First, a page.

Fig. 2: Scope for the synthesis of P-chiral phosphonamidates via a C–P coupling reaction.
figure 2

All reactions were performed with 0.3 mmol of phosphoramidite (R)-1a or (R)-1b, Pd2(dba)3 (1 mol%), ArI (1 equiv.), Cs2CO3 (1 equiv.) in toluene at 70 °C for 16 h. Yields are reported as isolated yield; d.r. values were determined using 31P NMR of the crude reaction mixture. [a] Reaction at 100 °C. [b] Reaction was also performed on 5 g scale (83% yield). [c] NMR yield. See Supplementary characterization of C–P coupling products for detailed reaction conditions.

Preliminary mechanistic studies

In order to obtain detailed insight into the highly selective aryl coupling leading to the formation of P-chirogenic product (R,SP)-2ab, we focused on the key phosphonium intermediate (III, Fig. 1b). Under standard reaction conditions we were unable to observe any other species except the hydrolysed products (as shown in Fig. 2) either before or after the aqueous workup, suggesting that the anticipated phosphonium intermediate formed in the Pd-catalysed coupling with phenyl iodide (where I is the counter anion) is highly susceptible to hydrolysis by trace amounts of water. Hence, we performed a reaction in the presence of potassium triflate (KOTf) as an additive in order to stabilize the phosphonium salt formed in situ by exchanging the I with an OTf anion (see Supplementary Note 2 for an explanation of the stability of the phosphonium triflates). Indeed, full conversion of the phosphoramidite (R)-1a was observed towards the formation of a new species at δ = 55.4 ppm in 31P NMR (ref. 53) suggesting the formation of [(R,SP)-2ab-Int]OTf (Fig. 3a), alongside substantial amounts of hydrolysed product (R,SP)-2ab (Fig. 3a). The observation of the hydrolysed product (R,SP)-2ab indicates that anion exchange and hydrolysis are competing reactions (similar results were observed using KPF6, see Supplementary Fig. 3). In parallel experiments, the independent synthesis of the postulated intermediate phosphonium salt [(R,SP)-2ab-Int]OTf was performed using diphenyliodonium triflate47 instead of phenyl iodide as the electrophile in order to stabilize the phosphonium salt without the need of an anion exchange reaction (Fig. 3b). Full conversion of (R)-1a was observed with 70% isolated yield to the [(R,SP)-2ab-Int]OTf and the structure of the phosphonium triflate [(R,SP)-2ab-Int]OTf was unequivocally established using NMR spectroscopy, high-resolution mass spectrometry (HRMS) and single crystal X-ray analysis (see Supplementary Fig. 19 for details). The observed chirality at phosphorus indicates that the Pd-catalysed C–P coupling reaction proceeds with excellent stereocontrol, providing the homochiral P-chirogenic intermediate which, upon hydrolysis, provides product (R,SP)-2ab. This finding supports the hypothesis that the quaternary phosphonium salt [(R,SP)-2ab-Int]X (X = I, OTf) is the key intermediate during the Pd-catalysed arylation and that both the aryl coupling and water addition steps (the latter cleaving exclusively one of the two phenolate P–O bonds) occur with excellent stereocontrol at the phosphorus centre. This study provides the asymmetric synthesis of a chiral phosphonium salt starting from an achiral phosphorus compound.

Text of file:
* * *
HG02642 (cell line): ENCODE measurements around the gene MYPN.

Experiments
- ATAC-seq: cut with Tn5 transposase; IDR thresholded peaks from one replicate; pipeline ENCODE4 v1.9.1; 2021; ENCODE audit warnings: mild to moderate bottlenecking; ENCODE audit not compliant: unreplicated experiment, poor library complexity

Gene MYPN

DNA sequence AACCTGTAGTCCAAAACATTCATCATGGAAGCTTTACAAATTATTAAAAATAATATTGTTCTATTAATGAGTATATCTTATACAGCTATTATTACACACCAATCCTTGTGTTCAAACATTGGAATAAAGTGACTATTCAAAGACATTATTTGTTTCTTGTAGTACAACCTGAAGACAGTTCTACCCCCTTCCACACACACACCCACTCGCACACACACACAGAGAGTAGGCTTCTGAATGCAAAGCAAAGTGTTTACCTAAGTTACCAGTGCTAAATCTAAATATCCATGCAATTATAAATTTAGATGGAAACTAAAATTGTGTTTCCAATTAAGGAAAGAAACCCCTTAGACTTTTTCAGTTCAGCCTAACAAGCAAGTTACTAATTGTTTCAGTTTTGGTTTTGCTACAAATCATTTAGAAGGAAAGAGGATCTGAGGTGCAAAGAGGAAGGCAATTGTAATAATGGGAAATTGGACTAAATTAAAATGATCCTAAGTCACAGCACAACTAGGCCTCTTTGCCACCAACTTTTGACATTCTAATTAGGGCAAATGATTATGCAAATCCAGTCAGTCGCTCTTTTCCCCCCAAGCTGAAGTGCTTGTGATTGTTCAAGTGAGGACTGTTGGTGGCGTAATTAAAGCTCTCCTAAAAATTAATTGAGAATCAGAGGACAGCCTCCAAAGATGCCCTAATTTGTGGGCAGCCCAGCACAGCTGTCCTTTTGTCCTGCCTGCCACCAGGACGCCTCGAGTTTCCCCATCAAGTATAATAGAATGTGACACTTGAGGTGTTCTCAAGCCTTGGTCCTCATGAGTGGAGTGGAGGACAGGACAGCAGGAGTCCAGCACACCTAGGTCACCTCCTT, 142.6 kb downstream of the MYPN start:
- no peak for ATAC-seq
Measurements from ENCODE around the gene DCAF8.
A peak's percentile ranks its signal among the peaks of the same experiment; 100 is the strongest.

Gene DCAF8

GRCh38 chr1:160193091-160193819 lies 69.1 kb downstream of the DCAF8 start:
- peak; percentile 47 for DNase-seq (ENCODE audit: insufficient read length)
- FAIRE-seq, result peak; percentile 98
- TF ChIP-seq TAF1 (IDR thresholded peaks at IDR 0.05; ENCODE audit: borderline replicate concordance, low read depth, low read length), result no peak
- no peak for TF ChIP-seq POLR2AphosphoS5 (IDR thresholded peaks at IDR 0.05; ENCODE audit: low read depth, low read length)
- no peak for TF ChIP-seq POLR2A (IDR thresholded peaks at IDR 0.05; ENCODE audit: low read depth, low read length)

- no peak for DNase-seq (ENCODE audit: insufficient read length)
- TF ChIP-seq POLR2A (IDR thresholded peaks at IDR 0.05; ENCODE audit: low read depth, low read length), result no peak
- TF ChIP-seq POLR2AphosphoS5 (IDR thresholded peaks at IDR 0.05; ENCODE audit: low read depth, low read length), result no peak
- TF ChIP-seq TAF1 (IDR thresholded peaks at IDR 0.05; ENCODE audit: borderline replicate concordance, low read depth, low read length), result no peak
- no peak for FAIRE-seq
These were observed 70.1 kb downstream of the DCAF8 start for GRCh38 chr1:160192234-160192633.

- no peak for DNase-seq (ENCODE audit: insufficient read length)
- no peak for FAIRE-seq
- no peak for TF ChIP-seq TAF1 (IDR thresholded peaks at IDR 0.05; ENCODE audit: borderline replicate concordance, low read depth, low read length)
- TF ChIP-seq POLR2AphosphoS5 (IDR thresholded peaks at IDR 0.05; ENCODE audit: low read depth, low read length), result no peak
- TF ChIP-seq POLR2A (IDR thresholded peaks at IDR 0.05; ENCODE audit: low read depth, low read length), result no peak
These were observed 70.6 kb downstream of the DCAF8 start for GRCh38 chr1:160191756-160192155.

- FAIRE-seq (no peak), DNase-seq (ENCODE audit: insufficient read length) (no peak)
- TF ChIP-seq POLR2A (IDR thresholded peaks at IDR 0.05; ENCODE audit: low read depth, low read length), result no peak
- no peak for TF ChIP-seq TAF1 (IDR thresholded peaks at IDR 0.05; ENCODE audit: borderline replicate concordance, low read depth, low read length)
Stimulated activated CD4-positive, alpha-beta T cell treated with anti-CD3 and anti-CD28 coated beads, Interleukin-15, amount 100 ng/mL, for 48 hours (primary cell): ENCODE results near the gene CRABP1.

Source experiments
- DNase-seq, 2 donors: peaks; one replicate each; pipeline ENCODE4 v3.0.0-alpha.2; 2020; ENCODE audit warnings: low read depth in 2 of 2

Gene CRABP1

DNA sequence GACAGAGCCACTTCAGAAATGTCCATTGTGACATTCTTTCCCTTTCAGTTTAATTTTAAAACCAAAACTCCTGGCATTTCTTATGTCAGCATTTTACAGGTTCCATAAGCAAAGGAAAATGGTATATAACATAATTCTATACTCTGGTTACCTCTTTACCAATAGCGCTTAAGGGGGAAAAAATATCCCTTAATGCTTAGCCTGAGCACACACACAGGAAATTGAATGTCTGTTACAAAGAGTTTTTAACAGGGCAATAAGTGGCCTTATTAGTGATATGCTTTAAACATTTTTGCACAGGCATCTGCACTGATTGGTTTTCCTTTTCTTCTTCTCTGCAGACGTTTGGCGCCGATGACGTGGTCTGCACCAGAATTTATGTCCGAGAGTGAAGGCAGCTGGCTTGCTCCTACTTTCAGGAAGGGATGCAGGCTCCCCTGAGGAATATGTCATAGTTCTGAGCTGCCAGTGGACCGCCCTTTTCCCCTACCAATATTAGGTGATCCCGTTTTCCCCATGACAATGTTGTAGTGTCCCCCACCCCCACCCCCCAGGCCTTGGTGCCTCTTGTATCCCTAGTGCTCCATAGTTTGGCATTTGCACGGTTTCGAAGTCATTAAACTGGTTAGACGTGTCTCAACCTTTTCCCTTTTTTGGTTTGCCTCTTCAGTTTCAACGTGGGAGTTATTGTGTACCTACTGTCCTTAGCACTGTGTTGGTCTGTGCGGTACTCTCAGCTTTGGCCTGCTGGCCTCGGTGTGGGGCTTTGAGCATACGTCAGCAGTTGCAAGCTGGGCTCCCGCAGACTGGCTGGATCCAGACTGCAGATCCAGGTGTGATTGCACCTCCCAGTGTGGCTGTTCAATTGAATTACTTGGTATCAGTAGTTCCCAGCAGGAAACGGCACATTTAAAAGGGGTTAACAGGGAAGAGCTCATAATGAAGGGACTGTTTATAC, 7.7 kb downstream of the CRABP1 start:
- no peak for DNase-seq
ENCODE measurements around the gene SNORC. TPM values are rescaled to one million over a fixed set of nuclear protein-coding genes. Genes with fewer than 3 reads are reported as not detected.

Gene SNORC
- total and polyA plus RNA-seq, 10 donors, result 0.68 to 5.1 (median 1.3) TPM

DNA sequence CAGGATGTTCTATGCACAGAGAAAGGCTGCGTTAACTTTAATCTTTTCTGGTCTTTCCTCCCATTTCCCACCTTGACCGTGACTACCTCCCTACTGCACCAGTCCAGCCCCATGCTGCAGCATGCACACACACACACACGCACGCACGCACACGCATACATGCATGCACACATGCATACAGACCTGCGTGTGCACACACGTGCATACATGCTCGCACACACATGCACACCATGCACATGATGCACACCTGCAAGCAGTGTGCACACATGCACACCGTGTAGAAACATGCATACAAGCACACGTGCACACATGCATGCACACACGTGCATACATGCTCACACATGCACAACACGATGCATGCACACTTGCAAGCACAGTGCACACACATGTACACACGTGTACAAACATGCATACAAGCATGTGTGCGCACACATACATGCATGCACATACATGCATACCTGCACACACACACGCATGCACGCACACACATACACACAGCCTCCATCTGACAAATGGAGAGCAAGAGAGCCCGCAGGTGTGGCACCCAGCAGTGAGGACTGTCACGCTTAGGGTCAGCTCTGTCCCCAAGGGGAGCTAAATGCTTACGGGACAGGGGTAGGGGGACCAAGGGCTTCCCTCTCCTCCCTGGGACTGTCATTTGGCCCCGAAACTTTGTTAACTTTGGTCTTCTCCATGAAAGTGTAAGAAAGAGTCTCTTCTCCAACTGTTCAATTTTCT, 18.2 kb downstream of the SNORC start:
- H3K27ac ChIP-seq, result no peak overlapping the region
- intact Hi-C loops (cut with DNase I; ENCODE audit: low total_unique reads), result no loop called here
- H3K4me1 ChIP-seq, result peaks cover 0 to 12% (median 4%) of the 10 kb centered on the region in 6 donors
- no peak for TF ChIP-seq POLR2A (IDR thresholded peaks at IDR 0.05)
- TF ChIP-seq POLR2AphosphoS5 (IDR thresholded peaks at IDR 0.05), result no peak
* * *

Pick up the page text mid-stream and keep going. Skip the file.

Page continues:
Fig. 3: Investigation of the possible phosphonium intermediate.
figure 3

a, Transformation of phosphoramidite (R)-1a to the phosphonium intermediate [(R,SP)-2ab-Int]OTf in the presence of KOTf as an additive. b, Isolation and characterization of [(R,SP)-2ab-Int]OTf, followed by transformation to (R,SP)-2ab by hydrolysis.